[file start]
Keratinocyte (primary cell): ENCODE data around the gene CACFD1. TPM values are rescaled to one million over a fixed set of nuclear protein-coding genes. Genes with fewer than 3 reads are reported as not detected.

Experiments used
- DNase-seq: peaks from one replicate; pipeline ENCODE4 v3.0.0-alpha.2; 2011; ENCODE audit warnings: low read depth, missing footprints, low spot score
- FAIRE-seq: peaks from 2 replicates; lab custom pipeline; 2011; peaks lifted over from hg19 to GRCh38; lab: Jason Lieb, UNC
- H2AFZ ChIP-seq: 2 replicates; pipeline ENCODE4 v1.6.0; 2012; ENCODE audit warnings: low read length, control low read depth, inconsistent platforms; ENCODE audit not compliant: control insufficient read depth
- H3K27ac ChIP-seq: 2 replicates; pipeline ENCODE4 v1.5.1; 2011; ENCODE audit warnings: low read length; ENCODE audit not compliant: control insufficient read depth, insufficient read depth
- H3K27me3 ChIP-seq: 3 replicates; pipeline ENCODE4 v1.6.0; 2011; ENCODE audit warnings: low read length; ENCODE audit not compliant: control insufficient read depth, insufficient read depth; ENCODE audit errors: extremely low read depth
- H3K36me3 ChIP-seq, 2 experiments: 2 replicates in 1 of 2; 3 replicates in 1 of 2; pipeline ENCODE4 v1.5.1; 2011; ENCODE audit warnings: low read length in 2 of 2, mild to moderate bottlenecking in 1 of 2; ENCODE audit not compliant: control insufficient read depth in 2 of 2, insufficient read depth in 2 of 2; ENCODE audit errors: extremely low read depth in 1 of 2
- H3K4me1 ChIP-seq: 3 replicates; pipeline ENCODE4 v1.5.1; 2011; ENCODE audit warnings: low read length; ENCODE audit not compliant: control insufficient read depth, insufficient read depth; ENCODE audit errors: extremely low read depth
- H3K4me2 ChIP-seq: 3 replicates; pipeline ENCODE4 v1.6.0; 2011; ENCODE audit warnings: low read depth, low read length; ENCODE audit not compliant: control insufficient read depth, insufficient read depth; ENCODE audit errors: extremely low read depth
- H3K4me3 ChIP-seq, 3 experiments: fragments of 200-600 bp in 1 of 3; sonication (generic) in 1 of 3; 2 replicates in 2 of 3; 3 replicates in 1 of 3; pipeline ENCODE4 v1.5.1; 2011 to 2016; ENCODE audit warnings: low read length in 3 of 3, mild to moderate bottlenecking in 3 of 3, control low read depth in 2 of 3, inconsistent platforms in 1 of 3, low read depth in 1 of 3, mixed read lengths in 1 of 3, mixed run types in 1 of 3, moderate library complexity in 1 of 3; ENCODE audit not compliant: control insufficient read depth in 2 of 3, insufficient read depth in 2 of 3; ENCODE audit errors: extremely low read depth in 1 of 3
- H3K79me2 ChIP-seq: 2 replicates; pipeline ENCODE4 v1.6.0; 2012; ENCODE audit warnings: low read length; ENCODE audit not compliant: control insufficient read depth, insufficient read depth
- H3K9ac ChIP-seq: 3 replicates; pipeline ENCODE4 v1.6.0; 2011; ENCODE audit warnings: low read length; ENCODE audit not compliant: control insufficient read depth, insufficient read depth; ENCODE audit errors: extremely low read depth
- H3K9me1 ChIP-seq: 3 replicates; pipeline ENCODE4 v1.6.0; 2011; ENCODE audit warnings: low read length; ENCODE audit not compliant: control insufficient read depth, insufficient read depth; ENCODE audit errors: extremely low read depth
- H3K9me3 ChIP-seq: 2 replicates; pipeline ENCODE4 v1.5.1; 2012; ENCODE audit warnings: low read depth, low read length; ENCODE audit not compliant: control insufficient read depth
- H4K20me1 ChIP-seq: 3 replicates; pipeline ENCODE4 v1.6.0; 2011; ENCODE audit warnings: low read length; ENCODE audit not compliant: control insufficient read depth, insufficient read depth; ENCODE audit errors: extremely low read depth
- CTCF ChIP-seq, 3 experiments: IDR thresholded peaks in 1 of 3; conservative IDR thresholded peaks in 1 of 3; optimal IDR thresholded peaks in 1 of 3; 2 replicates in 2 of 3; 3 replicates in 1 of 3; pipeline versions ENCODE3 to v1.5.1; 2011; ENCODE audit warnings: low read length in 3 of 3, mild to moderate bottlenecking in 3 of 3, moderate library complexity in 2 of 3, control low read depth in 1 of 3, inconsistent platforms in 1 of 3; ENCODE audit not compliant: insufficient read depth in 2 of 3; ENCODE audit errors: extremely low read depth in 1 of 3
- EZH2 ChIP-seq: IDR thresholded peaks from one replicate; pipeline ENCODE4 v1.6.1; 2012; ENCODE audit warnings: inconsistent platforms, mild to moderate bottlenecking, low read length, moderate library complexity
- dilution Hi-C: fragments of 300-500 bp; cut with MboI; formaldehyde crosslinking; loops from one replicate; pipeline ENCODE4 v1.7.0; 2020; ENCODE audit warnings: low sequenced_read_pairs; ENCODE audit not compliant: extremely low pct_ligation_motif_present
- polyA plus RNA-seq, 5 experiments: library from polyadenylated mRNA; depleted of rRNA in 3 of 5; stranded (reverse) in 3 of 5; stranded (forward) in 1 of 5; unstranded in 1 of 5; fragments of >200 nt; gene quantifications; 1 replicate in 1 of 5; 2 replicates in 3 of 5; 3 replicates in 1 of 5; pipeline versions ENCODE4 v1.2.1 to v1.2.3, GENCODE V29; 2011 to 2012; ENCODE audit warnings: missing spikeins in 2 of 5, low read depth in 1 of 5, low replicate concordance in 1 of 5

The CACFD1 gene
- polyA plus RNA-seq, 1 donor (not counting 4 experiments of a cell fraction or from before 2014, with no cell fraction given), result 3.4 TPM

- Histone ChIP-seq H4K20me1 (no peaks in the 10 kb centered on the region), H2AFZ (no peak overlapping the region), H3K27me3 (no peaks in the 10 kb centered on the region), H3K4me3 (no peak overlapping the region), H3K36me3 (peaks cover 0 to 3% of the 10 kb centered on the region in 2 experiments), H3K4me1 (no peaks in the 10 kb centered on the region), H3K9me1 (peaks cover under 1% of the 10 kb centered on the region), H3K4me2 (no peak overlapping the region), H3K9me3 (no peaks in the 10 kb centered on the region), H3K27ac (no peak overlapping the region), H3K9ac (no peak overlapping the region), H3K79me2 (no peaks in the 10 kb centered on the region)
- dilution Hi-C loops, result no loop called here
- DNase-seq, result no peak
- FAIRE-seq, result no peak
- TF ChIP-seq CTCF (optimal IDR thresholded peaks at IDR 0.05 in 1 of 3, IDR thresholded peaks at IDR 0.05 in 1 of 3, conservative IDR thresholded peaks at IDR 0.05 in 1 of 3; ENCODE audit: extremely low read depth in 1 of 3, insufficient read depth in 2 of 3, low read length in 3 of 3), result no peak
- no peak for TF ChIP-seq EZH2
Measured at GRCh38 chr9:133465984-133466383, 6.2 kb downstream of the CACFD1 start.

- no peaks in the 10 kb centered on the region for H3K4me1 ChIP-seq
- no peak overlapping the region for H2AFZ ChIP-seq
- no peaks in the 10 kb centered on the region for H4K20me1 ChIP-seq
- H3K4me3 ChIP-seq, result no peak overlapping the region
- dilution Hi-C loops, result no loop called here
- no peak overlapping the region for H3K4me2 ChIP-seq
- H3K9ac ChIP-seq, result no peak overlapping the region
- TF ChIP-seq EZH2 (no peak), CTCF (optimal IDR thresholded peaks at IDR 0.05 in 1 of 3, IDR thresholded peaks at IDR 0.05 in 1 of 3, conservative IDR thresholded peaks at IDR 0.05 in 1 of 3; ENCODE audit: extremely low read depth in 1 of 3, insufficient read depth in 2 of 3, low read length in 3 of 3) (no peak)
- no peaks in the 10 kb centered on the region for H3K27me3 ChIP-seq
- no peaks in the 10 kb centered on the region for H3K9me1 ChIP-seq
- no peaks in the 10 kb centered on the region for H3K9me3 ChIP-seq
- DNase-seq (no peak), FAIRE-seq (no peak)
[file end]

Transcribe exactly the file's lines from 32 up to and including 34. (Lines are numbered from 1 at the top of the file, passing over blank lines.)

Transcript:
- no peaks in the 10 kb centered on the region for H4K20me1 ChIP-seq
- H3K4me3 ChIP-seq, result no peak overlapping the region
- dilution Hi-C loops, result no loop called here